• As always, I had a weird dream last night. I remember none of it except for giving my girlfriend this sage advice: “Well if you like farting and sitting then maybe you’d be into pooping.” True wisdom.
  • Saw Guardians of the Galaxy Vol. 2 yesterday. Without any spoilers, it was an incredibly enjoyable film. The kind of film where you don’t want it to end because one scene after another you’re having such a blast. The soundtrack was awesome (having become such an integral part of the film), the colour palette was gorgeous, the battle scenes were fantastically set out. Really, really funny. Concurrently, I’m not sure it was a ‘good’ movie per se. It didn’t do a ton to advance the overall narrative or characters. That being said, I love that they made the decision to create a wonderfully engaging movie experience instead of leaning hard into the Marvel Infinity War through line. It’s also hard to feel like this criticism meant that the film didn’t succeed at everything it set out to do. So many fun character moments and sequences. I had a great time seeing a big budget blockbuster. I don’t know that I expected them to deliver anything more than that.

There, finished. Now I can finally get around to procrastinating about going to bed.

Why do they keep making Oscars even though D2: The Mighty Ducks already exists?

In less than 24 hours, the movers and shakers of Hollywood’s cultural elite will come together to bestow the finest honours upon filmmakers and actors alike for their cinematic achievements over the past year. I ask you now, why? Why do we continue to celebrate the film industry’s output year after year, when the critically underrated 1994 masterpiece D2: The Mighty Ducks already exists?

The story of Team USA’s journey to the Junior Goodwill Games, D2, is a rich tapestry of overcoming adversity through the trials and tribulations of high level competitive sports. A film so emotionally compelling and well acted that Entertainment Weekly mentions it “now includes token members representing both sexes as well as major races, religions, and regions.” Wow!

Sure, Moonlight may have brought a tear to your eyes with its inspired use of Barbara Lewis’ “Hello Stranger” in the diner scene, but For Your Consideration, could anything match the raw emotional catharsis of Emilio et al singing Queen’s “We Are The Champions” around a campfire? I didn’t think so. And with all the hubbub about the Academy Awards’ lack of diversity (anyone remember #OscarsSoWhite?) what could’ve been more diverse than bringing together team members from as far away as Minnesota and Illinois? Heartwarming!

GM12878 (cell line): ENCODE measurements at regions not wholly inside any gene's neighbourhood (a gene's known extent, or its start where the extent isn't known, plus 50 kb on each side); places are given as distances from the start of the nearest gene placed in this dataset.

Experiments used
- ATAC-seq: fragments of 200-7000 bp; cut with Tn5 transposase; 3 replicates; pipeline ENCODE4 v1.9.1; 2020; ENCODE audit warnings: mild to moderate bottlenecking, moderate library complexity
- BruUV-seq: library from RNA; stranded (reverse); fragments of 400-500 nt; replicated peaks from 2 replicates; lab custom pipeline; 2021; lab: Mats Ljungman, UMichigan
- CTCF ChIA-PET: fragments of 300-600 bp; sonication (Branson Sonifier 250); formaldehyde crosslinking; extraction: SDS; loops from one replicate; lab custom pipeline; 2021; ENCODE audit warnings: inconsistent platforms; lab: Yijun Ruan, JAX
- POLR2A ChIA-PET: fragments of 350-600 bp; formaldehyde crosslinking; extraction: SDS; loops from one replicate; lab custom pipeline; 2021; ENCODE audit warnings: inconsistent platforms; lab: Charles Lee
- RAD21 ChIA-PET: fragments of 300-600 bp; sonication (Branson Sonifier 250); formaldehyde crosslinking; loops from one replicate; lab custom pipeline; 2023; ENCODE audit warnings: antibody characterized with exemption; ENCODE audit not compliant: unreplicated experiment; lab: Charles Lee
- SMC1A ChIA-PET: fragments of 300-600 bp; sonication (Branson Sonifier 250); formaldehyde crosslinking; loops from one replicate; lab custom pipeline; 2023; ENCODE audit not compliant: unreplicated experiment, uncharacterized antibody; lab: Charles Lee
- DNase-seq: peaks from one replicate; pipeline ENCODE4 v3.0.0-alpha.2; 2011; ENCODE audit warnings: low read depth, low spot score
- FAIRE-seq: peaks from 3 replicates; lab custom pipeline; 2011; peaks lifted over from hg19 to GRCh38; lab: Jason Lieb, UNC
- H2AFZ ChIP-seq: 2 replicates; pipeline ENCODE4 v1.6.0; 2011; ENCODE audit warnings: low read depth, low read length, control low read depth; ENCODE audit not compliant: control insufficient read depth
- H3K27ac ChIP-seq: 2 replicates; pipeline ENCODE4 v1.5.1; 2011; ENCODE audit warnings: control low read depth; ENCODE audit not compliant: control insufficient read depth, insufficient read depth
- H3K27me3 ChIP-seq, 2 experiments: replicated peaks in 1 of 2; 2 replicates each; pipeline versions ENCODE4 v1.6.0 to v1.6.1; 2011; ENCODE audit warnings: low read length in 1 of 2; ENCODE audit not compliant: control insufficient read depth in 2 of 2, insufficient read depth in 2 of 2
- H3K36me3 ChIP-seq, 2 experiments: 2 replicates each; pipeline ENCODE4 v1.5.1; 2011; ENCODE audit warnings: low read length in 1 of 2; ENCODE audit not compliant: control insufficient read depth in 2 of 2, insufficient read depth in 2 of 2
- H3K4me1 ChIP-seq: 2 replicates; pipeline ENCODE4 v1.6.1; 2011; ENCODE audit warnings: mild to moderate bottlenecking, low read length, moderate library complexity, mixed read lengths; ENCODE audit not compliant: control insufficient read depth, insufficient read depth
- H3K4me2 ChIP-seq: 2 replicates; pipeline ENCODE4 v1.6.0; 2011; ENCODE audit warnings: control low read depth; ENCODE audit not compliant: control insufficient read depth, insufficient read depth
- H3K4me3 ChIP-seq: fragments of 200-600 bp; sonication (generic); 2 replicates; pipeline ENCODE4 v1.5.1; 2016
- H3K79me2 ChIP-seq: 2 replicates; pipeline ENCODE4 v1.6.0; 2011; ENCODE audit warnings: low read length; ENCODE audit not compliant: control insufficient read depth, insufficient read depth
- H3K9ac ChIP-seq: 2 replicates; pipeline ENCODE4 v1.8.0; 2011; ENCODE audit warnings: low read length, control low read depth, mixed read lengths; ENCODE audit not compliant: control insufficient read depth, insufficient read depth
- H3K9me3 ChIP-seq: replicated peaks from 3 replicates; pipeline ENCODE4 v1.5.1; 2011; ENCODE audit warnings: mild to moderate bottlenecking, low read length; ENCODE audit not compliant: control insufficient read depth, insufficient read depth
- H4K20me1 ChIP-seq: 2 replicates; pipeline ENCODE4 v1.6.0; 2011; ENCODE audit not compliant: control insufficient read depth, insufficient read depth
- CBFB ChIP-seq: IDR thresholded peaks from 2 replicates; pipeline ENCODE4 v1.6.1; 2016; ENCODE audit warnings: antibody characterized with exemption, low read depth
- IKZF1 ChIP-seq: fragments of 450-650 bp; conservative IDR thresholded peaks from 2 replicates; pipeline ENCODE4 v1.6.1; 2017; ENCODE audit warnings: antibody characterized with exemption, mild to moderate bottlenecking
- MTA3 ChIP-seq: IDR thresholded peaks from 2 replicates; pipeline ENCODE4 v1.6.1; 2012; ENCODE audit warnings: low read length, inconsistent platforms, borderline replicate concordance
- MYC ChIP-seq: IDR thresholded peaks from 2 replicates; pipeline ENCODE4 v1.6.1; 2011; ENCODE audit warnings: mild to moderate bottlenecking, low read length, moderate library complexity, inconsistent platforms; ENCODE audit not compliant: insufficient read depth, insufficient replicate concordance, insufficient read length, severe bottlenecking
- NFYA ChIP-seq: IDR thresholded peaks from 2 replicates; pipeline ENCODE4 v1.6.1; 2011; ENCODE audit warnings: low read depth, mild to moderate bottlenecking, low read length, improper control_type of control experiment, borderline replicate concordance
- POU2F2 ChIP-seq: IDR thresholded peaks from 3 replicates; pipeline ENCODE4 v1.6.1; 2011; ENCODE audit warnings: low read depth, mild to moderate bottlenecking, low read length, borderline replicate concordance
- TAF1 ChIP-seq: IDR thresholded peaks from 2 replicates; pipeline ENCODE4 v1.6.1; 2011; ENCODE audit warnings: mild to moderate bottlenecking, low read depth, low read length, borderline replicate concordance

The Oscars have always been a forum for celebrating the truest love stories in cinematic history. Really though, while the budding romance between Jack and Rose in 1997’s indie darling Titanic may have captured our hearts (and The Oscars’ eponymous golden statue), does it really hold a candle to Coach Gordon Bombay rediscovering his enduring love of the game? Or his fiery romance with the steadfastly Icelandic Marria? Or his fatherly affection for star player Charlie Conway? When you actually think about it, it’s a downright travesty that The Academy never brought itself to gild what is unquestionably the greatest love story of our time.

At the end of the day, The Academy Awards were created to shine a light on the films that inspire passion, to make us aspire to reach for the stars. Sure, William Wallace’s “Freedom” speech was enough to lead the Scots against the English in the face of almost certain death, but could it have helped them defeat the juggernauts of ice hockey; Team Iceland? Not on your life, son! Just think, if Coach Bombay had been there to teach them that “ducks fly together”, maybe things would’ve turned out differently. Maybe Brexit never would’ve happened. That’s not only the power to change lives, but to change history! If that kind of time travel capability isn’t Oscar worthy, then maybe I just don’t know what is.

Look, I’m not trying to be controversial here. All I’m saying is that if The Oscars really cared about celebrating the best that cinema has to offer, they would’ve seen the futility of subsequent ceremonies from the moment the knuckle puck graced the silver screen.

Well if you can take anything from this Oscar rant, it’s that I’m a grouch.

Went on an unprovoked Facebook rant after seeing a bunch of everything is fucked if La La Land wins Best Picture articles. A friend of mine commented that she didn’t get why the film was being so hyped. I got very Ranty McRantface. Here we go:

To be honest, I really liked the film. From the opening scene right to the end I found myself captivated visually and audibly. The colour palette and shot composition was beautiful. I enjoyed the dialogue and structure. It was funny and stirring when it needed to be. I thought the two leads had great chemistry. It felt like a massive experience and when I’m spending time in a theatre, that means a lot to me.